There has been plenty of discussion surrounding Prospect Capital (NASDAQ:PSEC) in recent weeks. The company posted its quarterly results not too long ago and they were met with quite a bit of concern by the market.
A weak quarter fuels anxiety
Looking over Prospect Capital's fiscal Q1 2017 numbers, it is easy to see why the market go a bit jumpy. Net investment income, or NII, was just $78.9M or $0.22 per share, compared to $91.4M and $0.26 the previous quarter and, $91.2M and $0.26 one year ago. Anyway you slice it, this represents a 15% decline. Worse, Prospect Capital as not close to covering its $0.25 per share dividend, with a weak coverage ratio of just 0.88x versus 1.04x in the prior periods.
Even when looking at distributable income, which is what Prospect Capital needs to payout to avoid taxes, this metric came in at $0.22 per share versus $0.26 per share in the previous quarter and $0.28 one year ago. This is an even sharper 22% decline year over year and represents a fall in the coverage ratio to 0.88x versus 1.12x.
Prospect Capital was underinvested
While seeing both DI and NII not cover the dividend for the quarter is not good, it is hardly a disaster for Prospect Capital. The reason for the weak numbers is simple-- underinvestment. After the major Harbortouch sale in fiscal Q4 2016, Prospect Capital was left with $160.7M in cash in the quarter that was not generating a return. The company was also underleveraged, with weighted average portfolio net leverage falling to 4.07x EBITDA versus 4.18x last quarter, and 4.36x a year ago.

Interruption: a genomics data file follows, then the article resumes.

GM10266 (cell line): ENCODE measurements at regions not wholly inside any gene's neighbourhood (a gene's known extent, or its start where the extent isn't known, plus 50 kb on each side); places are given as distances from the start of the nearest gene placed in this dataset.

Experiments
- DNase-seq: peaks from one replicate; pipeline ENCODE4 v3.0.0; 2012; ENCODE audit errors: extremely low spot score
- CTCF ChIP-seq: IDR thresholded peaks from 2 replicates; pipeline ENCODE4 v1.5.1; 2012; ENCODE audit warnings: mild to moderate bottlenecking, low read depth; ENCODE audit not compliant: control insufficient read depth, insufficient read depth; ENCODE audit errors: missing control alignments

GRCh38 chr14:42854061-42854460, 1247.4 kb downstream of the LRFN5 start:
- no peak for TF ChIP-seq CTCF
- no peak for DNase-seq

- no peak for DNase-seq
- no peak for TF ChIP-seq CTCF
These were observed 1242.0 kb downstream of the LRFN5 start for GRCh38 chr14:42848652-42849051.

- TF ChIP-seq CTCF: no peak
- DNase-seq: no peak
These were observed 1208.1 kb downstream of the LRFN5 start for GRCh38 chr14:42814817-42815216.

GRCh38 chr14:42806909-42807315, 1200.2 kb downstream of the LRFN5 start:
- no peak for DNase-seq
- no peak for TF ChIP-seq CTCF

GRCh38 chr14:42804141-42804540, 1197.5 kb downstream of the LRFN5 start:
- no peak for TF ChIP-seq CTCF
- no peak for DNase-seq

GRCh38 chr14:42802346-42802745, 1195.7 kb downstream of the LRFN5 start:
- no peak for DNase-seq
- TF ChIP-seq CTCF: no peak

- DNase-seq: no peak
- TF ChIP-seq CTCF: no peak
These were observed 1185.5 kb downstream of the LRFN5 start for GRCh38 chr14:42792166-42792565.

Indeed, Prospect Capital noted that if it had booked another $460M of 10% annualized coupon earning assets in the quarter, using its cash and credit facility, that its net income would have higher by $7.1M before any structuring fee income from these originations.
Doing the math, this would have probably been good enough to push NII up to $0.25 per share, covering the dividend. This suggests that Prospect Capital can likely cover its dividend if only it were to get more active with its investing.
Net asset value increases slightly after adjusting for dividends
While Prospect Capital's income generation took a hit from lack of investing, its portfolio apparently saw a gain in value in the quarter. Net asset value per share "NAV" was $9.60, down two cents from last quarter. Keep in mind that the dividend was three cents over NII, so essentially this was a return of capital. In other words, you would expect NAV to fall three cents rather than two, so there was a one cent increase. As a result, Prospect Capital's real economic return during the quarter, dividends minus changes to the net asset value, was $0.23 per share, or ~9.6% annualized.
Dividend reaffirmed through January 2017
Lastly, it does not appear that Prospect Capital will be changing its dividend policy anytime soon. The company just declared 3 monthly dividends through the end of January 2017 at the same $0.25 per share quarterly level.
8.333 cents per share for November 2016 (record date of November 30, 2016 and payment date of December 22, 2016);
8.333 cents per share for December 2016 (record date of December 30, 2016 and payment date of January 19, 2017); and
8.333 cents per share for January 2017 (record date of January 31, 2017 and payment date of February 16, 2017).
One or two quarters of not covering the dividend is unlikely to force Prospect Capital in cutting its dividend. Spillback income per share, basically excesses from prior periods, stood at $0.27 per as of quarter end which is down from $0.31 last quarter and flat year over year.
With the stock trading at a 16% discount to NAV and yielding 12.5%, Prospect Capital remains a hold in my book. I do not think the concern over its ability to pay the dividend at the current level is justified. Yes, business was down last quarter. But as noted above, they have some buffer room with the excess distributable income and have ample liquidity to boost returns.
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Disclosure: I am/we are long PSEC.
I wrote this article myself, and it expresses my own opinions. I am not receiving compensation for it (other than from Seeking Alpha). I have no business relationship with any company whose stock is mentioned in this article.